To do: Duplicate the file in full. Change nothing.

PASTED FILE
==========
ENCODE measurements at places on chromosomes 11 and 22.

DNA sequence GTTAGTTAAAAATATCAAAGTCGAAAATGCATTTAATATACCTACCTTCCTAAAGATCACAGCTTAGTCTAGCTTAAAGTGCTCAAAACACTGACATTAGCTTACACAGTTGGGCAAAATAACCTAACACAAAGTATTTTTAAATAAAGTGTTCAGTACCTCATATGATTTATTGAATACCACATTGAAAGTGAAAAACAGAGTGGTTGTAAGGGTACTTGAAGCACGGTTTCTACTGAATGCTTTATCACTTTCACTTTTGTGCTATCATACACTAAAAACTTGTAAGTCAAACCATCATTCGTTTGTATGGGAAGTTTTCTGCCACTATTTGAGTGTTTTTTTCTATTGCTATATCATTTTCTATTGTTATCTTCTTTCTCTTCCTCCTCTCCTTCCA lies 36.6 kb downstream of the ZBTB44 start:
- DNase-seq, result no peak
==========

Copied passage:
ENCODE measurements at places on chromosomes 11 and 22.

DNA sequence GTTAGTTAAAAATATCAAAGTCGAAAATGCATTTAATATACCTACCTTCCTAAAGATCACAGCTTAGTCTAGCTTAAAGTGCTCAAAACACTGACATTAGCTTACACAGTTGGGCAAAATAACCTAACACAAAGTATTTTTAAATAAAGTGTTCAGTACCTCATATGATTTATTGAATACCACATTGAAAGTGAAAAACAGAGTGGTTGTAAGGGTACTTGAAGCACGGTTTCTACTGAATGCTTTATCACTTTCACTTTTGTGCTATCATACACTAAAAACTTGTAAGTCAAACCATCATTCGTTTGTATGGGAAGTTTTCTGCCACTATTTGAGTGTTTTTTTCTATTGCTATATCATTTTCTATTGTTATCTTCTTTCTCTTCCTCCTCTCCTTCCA lies 36.6 kb downstream of the ZBTB44 start:
- DNase-seq, result no peak